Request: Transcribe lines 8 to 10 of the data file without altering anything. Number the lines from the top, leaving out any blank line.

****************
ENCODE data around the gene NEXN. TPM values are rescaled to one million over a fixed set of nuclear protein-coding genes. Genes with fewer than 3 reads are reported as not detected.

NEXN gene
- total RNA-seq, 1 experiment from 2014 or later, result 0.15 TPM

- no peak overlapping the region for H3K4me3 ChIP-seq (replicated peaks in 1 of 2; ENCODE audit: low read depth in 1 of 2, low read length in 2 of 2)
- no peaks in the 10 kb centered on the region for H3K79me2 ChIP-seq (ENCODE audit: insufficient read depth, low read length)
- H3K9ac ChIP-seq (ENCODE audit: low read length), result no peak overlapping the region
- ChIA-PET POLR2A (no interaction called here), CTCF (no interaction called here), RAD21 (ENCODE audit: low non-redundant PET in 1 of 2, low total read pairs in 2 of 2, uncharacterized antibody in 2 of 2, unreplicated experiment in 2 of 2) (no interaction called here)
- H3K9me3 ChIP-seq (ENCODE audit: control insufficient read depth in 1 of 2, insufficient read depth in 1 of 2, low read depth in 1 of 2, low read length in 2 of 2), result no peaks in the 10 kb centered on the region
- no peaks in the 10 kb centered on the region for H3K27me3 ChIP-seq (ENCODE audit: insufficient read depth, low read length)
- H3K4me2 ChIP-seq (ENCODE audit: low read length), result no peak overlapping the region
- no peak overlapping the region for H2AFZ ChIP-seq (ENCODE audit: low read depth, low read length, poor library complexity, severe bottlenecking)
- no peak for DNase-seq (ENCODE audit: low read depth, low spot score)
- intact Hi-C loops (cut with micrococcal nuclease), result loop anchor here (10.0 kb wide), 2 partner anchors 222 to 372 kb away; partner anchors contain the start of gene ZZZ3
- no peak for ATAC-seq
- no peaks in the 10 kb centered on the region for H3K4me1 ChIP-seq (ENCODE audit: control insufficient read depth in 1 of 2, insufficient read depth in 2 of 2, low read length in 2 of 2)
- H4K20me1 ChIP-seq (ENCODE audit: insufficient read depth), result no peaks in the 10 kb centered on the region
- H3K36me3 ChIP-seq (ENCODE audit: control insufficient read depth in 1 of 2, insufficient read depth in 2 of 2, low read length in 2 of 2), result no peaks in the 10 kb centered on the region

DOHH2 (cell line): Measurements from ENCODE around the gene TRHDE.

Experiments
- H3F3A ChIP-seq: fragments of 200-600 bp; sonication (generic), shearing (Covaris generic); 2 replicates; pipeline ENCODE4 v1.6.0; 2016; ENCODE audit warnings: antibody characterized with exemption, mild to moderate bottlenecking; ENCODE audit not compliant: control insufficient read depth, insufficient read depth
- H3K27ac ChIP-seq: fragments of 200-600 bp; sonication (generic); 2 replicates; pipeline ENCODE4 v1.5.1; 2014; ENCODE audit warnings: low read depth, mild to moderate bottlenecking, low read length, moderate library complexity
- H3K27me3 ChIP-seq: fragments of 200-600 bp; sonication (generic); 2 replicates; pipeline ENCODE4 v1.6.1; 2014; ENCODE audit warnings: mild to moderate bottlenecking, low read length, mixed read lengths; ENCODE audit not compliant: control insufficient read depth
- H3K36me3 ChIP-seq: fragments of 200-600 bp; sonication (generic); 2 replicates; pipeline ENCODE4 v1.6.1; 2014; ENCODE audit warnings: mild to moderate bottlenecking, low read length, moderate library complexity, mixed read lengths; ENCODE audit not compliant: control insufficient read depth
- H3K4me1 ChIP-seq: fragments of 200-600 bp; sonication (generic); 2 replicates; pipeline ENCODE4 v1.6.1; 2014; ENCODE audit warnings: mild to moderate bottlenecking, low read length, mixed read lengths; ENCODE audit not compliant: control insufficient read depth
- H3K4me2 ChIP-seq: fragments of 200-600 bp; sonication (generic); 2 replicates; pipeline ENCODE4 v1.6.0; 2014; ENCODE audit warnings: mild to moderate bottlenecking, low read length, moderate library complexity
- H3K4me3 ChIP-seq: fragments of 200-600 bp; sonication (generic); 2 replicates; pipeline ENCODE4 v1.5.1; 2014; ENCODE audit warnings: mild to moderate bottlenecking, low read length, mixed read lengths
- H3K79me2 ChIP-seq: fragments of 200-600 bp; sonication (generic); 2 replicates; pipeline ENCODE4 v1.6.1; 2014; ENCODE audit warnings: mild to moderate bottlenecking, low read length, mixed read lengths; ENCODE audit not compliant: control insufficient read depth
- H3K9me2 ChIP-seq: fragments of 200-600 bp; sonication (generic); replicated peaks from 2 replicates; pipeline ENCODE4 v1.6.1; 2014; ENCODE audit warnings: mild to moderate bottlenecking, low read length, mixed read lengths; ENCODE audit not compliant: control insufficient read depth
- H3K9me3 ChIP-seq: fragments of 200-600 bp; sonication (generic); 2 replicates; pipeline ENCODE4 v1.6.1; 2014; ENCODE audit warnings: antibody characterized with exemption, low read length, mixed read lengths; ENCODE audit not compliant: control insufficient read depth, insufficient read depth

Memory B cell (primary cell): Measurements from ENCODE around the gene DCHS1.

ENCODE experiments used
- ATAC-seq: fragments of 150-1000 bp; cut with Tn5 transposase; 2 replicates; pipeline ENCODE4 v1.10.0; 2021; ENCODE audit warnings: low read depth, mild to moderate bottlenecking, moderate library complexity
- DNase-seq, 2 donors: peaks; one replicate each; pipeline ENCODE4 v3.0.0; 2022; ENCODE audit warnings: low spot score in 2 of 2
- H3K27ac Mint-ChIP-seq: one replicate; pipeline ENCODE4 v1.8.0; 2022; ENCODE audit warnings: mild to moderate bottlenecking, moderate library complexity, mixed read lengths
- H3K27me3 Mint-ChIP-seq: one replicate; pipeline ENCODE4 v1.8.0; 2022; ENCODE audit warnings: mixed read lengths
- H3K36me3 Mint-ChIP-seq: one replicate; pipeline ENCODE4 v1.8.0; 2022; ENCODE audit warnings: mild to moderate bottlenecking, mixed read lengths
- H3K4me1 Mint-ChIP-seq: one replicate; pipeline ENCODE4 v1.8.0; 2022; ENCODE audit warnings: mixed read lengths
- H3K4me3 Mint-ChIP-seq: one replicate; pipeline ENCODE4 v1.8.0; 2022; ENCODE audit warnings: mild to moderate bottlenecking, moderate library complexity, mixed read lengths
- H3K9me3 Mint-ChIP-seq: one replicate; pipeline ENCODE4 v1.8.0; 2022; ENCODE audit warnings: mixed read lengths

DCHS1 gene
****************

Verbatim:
- H3K9me3 ChIP-seq (ENCODE audit: control insufficient read depth in 1 of 2, insufficient read depth in 1 of 2, low read depth in 1 of 2, low read length in 2 of 2), result no peaks in the 10 kb centered on the region
- no peaks in the 10 kb centered on the region for H3K27me3 ChIP-seq (ENCODE audit: insufficient read depth, low read length)
- H3K4me2 ChIP-seq (ENCODE audit: low read length), result no peak overlapping the region